Director of Bethlehem’s customs office Amin Abu Aqil said the fruit was set for sale in Bethlehem markets, in contravention of the PA ban on the purchase or sale of goods produced in illegal Israeli settlements in the West Bank.
Abu Aqil said charges were pressed on the merchant importing the goods from the settlement, and noted his file would be handed over to the general prosecution for legal procedures.
The ban, announced in March, already includes all goods manufactured or grown in Israeli settlements and in April the Ministry of Communications said the ban would encompass the sale of mobile phone services for Israeli providers with towers located in illegal settlements, including Orange and Cellcom.
Israeli Deputy Foreign Minister Danny Ayalon had early concerns about the boycott, and said Sunday that Israel would demand a revocation of the orders when Palestinian officials return to peace negotiations later in the week. Israel will notify the US and the Quartet about that demand, he said.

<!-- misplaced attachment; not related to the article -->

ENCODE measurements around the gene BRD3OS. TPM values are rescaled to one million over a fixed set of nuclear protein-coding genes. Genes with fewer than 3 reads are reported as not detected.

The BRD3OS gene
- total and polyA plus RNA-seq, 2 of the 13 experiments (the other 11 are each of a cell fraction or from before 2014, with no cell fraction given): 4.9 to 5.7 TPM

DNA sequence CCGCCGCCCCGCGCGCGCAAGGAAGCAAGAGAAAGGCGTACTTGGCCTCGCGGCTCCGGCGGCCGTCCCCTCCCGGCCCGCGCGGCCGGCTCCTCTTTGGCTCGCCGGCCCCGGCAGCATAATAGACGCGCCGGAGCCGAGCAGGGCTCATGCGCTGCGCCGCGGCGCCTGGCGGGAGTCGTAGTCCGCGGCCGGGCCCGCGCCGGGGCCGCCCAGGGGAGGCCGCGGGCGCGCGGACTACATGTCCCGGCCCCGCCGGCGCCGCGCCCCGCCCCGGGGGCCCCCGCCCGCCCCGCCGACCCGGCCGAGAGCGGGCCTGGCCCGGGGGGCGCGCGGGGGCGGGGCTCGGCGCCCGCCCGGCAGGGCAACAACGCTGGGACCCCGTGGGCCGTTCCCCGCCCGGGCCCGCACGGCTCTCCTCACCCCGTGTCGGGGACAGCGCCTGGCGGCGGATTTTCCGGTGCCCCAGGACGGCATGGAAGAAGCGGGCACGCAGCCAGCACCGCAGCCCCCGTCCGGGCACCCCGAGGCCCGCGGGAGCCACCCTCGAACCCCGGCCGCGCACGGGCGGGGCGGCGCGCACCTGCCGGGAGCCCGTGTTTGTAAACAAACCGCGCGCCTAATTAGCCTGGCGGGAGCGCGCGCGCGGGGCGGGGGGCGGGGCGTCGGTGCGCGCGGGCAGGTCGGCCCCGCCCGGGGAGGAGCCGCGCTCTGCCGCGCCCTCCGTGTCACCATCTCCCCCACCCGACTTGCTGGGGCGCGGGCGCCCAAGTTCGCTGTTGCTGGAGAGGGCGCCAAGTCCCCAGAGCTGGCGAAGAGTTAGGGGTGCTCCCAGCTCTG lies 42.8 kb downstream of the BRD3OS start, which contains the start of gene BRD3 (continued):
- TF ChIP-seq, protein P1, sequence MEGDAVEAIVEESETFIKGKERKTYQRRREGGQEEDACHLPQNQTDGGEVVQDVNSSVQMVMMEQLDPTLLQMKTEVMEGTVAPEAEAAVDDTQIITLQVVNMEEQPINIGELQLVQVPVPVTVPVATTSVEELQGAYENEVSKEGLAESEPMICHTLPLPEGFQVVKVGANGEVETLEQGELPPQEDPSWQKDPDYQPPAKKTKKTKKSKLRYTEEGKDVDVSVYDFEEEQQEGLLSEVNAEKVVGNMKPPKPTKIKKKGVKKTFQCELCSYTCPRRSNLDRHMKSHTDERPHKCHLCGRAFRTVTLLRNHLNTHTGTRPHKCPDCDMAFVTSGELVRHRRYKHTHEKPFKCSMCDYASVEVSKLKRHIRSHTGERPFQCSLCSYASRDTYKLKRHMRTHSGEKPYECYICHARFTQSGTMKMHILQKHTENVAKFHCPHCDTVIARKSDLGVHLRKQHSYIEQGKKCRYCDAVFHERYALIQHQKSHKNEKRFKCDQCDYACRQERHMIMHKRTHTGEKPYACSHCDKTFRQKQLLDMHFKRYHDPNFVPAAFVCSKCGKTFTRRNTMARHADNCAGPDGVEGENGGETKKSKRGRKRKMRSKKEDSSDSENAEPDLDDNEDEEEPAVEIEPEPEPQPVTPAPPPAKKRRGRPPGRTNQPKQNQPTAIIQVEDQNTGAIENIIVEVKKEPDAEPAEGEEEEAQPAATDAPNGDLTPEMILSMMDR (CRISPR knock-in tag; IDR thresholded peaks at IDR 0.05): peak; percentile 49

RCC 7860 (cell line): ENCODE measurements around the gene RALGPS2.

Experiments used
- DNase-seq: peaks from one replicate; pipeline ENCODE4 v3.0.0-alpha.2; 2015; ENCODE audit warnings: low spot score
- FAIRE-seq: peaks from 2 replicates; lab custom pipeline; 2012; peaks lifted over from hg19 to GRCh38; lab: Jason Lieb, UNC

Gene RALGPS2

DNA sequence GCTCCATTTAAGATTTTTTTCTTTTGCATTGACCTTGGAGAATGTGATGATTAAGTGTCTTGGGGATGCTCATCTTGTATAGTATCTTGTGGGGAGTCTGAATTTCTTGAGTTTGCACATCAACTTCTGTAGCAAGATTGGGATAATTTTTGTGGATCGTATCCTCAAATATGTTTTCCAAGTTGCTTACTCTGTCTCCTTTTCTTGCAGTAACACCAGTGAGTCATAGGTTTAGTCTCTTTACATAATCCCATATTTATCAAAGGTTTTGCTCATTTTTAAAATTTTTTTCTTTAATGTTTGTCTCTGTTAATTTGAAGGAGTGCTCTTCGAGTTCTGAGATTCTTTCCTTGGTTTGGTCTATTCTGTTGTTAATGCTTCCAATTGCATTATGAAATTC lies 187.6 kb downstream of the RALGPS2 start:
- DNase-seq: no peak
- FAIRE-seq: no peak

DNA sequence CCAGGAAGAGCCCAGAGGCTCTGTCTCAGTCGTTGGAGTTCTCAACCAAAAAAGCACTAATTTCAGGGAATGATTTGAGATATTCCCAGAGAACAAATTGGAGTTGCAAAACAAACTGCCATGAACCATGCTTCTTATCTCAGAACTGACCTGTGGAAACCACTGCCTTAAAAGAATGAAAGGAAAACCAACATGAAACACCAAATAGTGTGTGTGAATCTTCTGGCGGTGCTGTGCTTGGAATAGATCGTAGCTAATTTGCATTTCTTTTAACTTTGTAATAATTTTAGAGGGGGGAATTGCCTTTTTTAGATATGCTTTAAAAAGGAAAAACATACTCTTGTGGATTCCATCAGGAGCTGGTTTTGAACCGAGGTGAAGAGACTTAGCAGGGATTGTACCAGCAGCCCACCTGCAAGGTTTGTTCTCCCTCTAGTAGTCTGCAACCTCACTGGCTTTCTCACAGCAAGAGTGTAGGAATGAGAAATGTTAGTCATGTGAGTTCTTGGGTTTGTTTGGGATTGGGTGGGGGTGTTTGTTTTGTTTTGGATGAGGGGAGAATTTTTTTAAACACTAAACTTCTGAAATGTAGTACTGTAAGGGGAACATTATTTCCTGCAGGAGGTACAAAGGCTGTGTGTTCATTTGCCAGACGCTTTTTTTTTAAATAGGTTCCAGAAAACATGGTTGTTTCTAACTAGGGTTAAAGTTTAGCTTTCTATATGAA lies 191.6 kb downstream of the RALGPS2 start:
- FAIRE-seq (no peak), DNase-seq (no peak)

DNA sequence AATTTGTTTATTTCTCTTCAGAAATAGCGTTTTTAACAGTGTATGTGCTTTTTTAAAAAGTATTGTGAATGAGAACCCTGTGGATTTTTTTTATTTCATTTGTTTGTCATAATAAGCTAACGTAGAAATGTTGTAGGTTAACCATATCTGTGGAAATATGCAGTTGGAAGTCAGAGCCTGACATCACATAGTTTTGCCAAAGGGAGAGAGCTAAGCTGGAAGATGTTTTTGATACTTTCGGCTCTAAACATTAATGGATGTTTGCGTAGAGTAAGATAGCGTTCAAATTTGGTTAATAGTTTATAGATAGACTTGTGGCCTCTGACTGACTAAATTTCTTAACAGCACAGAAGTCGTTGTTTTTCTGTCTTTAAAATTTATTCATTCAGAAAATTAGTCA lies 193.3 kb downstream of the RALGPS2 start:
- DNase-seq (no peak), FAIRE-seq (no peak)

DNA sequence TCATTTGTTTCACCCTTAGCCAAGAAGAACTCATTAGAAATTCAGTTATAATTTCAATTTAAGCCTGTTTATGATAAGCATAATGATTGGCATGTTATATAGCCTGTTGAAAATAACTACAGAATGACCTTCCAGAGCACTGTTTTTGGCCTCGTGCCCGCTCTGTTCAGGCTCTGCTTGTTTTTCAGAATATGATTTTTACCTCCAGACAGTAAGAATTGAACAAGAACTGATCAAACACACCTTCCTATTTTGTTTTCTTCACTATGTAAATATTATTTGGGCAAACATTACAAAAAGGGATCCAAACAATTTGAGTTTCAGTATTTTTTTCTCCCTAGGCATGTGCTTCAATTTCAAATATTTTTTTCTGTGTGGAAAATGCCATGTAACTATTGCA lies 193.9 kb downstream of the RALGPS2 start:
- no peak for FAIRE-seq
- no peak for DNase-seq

Head of customs agents in the West Bank Ghalib Diwan said his department would continue to enforce the ban and keep Palestinian markets free of settlement goods. “We are working at full capacity to protect our citizens from the products which harm their health and harm the future Palestinian state,” he said.
Goods from settlements are often found spoiled, past their expiry date or otherwise in contravention of Palestinain import regulations. In an effort to apply pressure and symbolically reinforce the illegal nature of the settlements under international law, Prime Minister Salam Fayyad initiated a campaign to halt support for settlement economies, and encourage the production of locally-made goods in an attempt to divert work to the Palestinian economy.